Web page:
Lenders should not report student loans discharged under ARPA

By Paul Bonner

Lenders and servicers of most student loans should not file Form 1099-C, Cancellation of Debt, for loans discharged in 2021 through 2025, since borrowers do not have to include these forgiven amounts as income for tax purposes, the IRS stated Tuesday.

The guidance in Notice 2022-1 pertains to a provision of the American Rescue Plan Act (ARPA), P.L. 117-2, passed in March 2021. ARPA added a special rule in Sec. 108(f)(5) providing that taxpayers' gross income does not include any amount discharged after Dec. 31, 2020, and before Jan. 1, 2026, for certain loans provided expressly for postsecondary educational expenses, whether through an educational institution or directly to the borrower.

The covered loans are those made, insured, or guaranteed by the United States or its instrumentalities or agencies; a state, territory, or possession of the United States or the District of Columbia, or any of their political subdivisions; or made by an eligible educational institution, as defined in Sec. 25A. Also covered by the provision are certain student loans made by educational organizations and private lenders.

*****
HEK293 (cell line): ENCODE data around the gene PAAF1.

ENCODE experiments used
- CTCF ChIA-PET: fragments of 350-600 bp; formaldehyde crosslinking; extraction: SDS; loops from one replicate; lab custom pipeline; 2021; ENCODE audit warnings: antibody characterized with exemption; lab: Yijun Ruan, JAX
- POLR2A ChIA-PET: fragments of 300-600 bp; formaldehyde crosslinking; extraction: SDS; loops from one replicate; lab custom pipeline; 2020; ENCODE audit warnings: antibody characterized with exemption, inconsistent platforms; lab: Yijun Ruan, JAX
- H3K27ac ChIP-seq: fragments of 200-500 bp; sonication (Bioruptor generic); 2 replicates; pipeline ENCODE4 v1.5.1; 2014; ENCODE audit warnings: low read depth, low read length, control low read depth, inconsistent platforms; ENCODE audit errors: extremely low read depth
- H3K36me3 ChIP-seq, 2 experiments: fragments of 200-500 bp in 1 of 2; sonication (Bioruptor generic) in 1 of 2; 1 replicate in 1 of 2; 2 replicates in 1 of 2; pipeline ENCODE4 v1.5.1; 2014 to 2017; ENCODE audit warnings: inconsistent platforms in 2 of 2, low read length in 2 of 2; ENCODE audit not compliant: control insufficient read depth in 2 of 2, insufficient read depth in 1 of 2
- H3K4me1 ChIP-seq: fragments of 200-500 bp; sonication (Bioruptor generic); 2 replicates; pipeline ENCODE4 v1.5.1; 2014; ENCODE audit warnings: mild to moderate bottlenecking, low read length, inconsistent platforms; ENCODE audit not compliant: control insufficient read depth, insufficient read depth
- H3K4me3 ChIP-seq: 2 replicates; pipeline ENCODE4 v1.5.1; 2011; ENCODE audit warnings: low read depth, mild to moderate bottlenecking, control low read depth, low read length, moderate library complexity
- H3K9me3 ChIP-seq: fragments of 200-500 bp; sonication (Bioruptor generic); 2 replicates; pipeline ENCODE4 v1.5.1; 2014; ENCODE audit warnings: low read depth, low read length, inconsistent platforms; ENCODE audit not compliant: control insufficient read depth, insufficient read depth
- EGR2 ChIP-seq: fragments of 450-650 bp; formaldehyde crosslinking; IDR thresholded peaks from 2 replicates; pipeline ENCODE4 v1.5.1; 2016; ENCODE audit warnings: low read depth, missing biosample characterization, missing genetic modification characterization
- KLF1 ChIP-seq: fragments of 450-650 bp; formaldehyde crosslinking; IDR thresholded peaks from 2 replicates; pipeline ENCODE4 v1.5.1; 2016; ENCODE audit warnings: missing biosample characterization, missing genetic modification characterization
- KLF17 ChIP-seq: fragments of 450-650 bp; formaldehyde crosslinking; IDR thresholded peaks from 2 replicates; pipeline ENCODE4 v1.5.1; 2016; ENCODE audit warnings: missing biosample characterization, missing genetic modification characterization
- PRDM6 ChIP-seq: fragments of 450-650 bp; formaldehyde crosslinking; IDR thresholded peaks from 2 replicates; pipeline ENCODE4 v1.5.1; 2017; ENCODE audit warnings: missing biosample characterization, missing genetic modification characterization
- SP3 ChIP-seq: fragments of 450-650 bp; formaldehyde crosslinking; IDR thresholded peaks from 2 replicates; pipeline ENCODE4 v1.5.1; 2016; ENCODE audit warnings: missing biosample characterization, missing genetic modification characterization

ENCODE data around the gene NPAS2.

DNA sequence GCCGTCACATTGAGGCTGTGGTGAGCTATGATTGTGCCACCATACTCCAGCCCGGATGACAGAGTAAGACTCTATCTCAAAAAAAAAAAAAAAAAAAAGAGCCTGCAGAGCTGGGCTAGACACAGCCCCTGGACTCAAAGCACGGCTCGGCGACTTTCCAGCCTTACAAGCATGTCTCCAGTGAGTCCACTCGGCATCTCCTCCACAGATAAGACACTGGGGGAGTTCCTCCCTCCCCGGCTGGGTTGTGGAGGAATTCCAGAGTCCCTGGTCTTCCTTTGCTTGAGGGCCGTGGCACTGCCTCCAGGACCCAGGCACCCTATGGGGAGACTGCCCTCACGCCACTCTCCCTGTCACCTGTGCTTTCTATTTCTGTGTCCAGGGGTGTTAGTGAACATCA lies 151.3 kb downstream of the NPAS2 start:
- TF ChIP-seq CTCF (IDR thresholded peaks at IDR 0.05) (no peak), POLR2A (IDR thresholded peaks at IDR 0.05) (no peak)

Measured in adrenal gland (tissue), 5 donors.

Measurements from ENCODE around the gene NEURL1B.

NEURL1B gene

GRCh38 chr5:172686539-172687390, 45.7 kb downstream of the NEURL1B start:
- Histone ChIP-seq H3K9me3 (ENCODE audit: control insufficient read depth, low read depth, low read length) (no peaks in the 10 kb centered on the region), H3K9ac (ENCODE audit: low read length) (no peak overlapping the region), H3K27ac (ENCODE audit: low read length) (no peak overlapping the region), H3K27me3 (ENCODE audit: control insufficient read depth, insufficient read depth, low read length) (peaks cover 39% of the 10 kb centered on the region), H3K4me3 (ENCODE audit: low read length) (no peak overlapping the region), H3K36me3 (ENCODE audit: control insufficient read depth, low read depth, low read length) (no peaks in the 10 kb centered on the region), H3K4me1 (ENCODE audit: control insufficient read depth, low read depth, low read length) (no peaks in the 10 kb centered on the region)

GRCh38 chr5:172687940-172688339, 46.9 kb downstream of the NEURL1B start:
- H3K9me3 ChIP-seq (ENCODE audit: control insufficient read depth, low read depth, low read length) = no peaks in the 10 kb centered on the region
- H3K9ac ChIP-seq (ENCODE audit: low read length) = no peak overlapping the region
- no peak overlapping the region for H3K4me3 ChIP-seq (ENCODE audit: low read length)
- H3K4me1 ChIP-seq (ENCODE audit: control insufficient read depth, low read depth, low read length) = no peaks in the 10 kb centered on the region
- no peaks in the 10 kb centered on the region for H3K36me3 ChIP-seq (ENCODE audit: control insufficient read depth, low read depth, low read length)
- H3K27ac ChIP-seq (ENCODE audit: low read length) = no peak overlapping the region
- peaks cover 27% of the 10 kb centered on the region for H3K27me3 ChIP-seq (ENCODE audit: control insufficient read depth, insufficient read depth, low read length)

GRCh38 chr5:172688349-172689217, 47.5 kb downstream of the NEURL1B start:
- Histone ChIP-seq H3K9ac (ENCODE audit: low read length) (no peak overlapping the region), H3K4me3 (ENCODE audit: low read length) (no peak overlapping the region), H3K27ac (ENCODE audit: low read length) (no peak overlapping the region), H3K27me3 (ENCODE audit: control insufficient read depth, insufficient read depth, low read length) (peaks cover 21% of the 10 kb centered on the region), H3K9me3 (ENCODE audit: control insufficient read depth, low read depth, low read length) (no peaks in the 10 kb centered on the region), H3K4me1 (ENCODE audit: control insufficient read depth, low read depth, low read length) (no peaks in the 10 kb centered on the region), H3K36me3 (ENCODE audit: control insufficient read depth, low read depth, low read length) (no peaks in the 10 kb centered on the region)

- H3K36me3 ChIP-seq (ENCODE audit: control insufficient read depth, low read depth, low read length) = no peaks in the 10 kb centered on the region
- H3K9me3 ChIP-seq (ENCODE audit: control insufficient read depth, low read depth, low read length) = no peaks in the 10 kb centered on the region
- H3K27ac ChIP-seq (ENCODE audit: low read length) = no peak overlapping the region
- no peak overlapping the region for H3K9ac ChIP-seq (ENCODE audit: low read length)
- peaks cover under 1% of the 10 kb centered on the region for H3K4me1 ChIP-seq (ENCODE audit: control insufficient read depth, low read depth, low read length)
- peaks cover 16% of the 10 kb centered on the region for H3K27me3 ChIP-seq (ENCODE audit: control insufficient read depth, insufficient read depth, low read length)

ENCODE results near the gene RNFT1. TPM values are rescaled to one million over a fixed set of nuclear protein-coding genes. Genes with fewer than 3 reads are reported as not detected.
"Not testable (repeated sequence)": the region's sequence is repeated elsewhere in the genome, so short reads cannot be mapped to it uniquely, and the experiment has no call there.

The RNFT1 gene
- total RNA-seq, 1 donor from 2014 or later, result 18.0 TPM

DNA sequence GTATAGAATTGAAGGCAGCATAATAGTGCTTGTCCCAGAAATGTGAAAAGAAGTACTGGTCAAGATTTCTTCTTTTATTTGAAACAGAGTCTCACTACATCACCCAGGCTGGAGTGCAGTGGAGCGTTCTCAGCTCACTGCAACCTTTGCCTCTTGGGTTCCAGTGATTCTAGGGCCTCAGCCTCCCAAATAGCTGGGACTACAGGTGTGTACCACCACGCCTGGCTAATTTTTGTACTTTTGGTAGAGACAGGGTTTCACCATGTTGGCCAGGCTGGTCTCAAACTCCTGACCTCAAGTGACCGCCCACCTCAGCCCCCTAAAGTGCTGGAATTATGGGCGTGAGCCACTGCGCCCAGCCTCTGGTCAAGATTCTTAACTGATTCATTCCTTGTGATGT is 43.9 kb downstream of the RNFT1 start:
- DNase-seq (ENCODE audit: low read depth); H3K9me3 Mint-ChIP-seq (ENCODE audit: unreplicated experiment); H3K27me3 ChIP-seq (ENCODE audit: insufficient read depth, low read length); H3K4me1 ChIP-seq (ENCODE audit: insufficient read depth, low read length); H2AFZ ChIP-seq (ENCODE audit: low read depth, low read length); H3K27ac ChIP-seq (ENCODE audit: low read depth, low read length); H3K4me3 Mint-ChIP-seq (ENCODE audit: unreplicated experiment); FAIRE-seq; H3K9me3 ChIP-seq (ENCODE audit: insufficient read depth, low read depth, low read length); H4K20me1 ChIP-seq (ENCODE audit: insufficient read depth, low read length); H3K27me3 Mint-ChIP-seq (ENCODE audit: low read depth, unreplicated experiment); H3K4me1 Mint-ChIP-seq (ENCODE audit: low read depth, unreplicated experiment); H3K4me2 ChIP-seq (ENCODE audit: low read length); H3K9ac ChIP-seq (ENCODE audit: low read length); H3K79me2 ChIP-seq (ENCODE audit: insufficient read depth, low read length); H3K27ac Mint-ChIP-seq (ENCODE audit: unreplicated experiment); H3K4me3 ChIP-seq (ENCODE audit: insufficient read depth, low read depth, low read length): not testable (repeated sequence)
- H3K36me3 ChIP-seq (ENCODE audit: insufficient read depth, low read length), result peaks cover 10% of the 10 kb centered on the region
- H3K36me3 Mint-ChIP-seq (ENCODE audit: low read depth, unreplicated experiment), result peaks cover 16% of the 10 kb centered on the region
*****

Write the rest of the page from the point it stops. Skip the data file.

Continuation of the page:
The notice advises lenders and servicers of these loans that they are not required to, and should not, file information returns or payee statements (i.e., Form 1099-C) reporting an applicable discharge of student debt to the IRS or to the borrower, which could cause the IRS to erroneously issue a notice of underreported income and confuse the borrower.

— To comment on this article or to suggest an idea for another article, contact Paul Bonner at Paul.Bonner@aicpa-cima.com.

Where to find January’s flipbook issue

Starting this month, all Association magazines — the Journal of Accountancy, The Tax Adviser, and FM magazine (coming in February) — are completely digital. Read more about the change and get tips on how to access the new flipbook digital issues.


Get your clients ready for tax season

Upon its enactment in March, the American Rescue Plan Act (ARPA) introduced many new tax changes, some of which retroactively affected 2020 returns. Making the right moves now can help you mitigate any surprises heading into 2022.